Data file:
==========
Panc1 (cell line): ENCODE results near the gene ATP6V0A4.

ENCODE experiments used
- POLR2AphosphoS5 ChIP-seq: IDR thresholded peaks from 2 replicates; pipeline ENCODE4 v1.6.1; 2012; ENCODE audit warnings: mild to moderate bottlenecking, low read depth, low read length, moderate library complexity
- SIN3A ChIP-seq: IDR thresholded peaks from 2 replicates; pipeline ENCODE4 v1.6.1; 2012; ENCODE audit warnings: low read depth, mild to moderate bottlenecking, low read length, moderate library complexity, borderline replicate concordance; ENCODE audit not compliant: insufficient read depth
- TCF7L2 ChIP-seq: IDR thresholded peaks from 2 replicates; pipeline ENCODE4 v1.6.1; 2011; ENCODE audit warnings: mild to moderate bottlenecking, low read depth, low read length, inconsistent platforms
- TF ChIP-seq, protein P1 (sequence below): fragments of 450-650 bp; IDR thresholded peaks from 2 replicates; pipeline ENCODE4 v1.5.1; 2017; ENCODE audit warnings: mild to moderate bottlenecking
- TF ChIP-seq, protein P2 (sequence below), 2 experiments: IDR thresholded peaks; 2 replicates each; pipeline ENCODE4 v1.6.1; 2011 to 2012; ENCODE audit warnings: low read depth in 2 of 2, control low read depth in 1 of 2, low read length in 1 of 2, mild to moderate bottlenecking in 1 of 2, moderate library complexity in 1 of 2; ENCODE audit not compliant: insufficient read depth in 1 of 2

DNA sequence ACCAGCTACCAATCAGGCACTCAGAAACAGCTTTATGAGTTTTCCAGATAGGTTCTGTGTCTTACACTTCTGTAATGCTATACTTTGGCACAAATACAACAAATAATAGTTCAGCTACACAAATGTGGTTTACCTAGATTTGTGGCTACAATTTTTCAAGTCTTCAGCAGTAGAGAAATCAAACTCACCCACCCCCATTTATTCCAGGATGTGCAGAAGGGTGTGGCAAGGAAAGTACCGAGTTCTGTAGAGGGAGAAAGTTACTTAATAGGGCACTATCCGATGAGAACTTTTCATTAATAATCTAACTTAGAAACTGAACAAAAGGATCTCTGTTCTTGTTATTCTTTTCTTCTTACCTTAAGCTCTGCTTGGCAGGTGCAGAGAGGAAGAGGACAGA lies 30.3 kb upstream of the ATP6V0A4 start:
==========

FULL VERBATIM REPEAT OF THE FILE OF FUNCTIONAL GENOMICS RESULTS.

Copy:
Panc1 (cell line): ENCODE results near the gene ATP6V0A4.

ENCODE experiments used
- POLR2AphosphoS5 ChIP-seq: IDR thresholded peaks from 2 replicates; pipeline ENCODE4 v1.6.1; 2012; ENCODE audit warnings: mild to moderate bottlenecking, low read depth, low read length, moderate library complexity
- SIN3A ChIP-seq: IDR thresholded peaks from 2 replicates; pipeline ENCODE4 v1.6.1; 2012; ENCODE audit warnings: low read depth, mild to moderate bottlenecking, low read length, moderate library complexity, borderline replicate concordance; ENCODE audit not compliant: insufficient read depth
- TCF7L2 ChIP-seq: IDR thresholded peaks from 2 replicates; pipeline ENCODE4 v1.6.1; 2011; ENCODE audit warnings: mild to moderate bottlenecking, low read depth, low read length, inconsistent platforms
- TF ChIP-seq, protein P1 (sequence below): fragments of 450-650 bp; IDR thresholded peaks from 2 replicates; pipeline ENCODE4 v1.5.1; 2017; ENCODE audit warnings: mild to moderate bottlenecking
- TF ChIP-seq, protein P2 (sequence below), 2 experiments: IDR thresholded peaks; 2 replicates each; pipeline ENCODE4 v1.6.1; 2011 to 2012; ENCODE audit warnings: low read depth in 2 of 2, control low read depth in 1 of 2, low read length in 1 of 2, mild to moderate bottlenecking in 1 of 2, moderate library complexity in 1 of 2; ENCODE audit not compliant: insufficient read depth in 1 of 2

DNA sequence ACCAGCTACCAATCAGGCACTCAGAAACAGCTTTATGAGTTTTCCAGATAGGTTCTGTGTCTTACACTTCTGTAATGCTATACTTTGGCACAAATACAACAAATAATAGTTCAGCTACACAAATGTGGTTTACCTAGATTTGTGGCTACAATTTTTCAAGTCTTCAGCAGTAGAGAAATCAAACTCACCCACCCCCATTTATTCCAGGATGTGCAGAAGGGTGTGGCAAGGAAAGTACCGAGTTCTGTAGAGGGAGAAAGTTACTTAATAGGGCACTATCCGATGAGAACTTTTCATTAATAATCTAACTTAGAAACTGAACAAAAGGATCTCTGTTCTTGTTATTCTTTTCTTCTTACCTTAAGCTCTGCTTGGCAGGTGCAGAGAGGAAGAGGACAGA lies 30.3 kb upstream of the ATP6V0A4 start: